Organizers say private and parochial schools in the Albany area typically charge between $1,000 and $2,000 a year.
A Better Choice officials say they picked the school because it had some of the lowest 3rd grade reading scores of all the city's public elementary schools.
"The publicity on this has embarrassed the public schools," said ABC's Mr. Carroll. "A lot more people are paying attention to Giffen than ever before."
But some critics argue that ABC's effort does little to help the students who stay at Giffen.
"We've got no problem with private companies or private individuals providing money for private schools," said Kathleen Lyons, a spokeswoman for the National Education Association. "I'd be curious to know what efforts they've made to improve [Giffen]."
Although officials in the 9,800-student Albany district acknowledge that Giffen Elementary needs to improve, they note that it serves one of the city's poorest neighborhoods, with 96 percent of its students eligible for free lunches based on federal guidelines.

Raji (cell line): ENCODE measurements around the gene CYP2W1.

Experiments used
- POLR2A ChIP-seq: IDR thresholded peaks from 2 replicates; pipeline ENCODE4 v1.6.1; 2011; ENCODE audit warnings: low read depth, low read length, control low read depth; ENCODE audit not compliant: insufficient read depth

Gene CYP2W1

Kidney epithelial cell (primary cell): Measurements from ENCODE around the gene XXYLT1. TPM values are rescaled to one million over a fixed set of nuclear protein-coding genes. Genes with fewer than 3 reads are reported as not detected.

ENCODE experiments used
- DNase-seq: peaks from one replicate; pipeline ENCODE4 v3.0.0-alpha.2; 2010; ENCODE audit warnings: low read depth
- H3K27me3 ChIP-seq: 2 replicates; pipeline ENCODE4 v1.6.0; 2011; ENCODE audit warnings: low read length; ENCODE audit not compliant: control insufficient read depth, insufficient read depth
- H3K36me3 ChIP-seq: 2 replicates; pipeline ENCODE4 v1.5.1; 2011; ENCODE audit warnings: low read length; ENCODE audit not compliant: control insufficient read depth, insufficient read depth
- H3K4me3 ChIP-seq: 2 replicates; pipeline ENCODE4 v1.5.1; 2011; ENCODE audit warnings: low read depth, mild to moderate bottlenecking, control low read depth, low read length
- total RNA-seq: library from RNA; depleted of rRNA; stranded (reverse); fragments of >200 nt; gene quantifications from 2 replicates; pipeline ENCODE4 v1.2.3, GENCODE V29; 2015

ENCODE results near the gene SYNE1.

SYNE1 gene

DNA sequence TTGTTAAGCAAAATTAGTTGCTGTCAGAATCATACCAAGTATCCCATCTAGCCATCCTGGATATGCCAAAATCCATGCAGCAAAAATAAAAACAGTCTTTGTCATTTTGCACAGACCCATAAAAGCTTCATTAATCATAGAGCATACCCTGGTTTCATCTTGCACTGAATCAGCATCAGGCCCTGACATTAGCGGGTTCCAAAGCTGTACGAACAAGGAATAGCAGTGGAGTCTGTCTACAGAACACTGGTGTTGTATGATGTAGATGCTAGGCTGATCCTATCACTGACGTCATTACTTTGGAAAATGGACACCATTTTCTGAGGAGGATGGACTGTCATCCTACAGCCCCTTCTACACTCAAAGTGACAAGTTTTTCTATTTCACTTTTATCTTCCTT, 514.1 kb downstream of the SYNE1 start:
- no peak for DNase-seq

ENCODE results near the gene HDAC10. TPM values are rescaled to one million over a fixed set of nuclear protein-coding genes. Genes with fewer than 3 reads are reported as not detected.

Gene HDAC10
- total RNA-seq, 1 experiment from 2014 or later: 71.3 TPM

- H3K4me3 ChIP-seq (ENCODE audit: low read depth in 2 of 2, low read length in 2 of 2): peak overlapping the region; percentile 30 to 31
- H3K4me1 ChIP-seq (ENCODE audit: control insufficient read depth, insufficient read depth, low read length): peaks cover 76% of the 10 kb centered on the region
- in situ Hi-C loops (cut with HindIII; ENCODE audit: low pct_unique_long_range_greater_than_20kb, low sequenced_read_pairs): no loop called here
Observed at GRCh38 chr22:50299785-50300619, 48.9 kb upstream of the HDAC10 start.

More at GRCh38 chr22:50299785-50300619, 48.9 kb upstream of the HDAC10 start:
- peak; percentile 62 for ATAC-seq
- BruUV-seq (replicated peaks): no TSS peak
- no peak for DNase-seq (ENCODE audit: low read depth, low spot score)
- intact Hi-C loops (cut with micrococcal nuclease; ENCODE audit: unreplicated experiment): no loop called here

"The children are being used in a game of political manipulation," said district spokesman David Albert, who added that he knows of only 22 students who have actually told Giffen's principal they plan to attend a private school next fall.
Even if a third of the students do leave the school, Mr. Albert speculates that many will eventually return to Giffen because their parents can't afford to raise their share of the private school costs or because the private schools won't accept their children.
He also said he worries about the demoralizing effect on the students who remain at a school labeled the city's worst.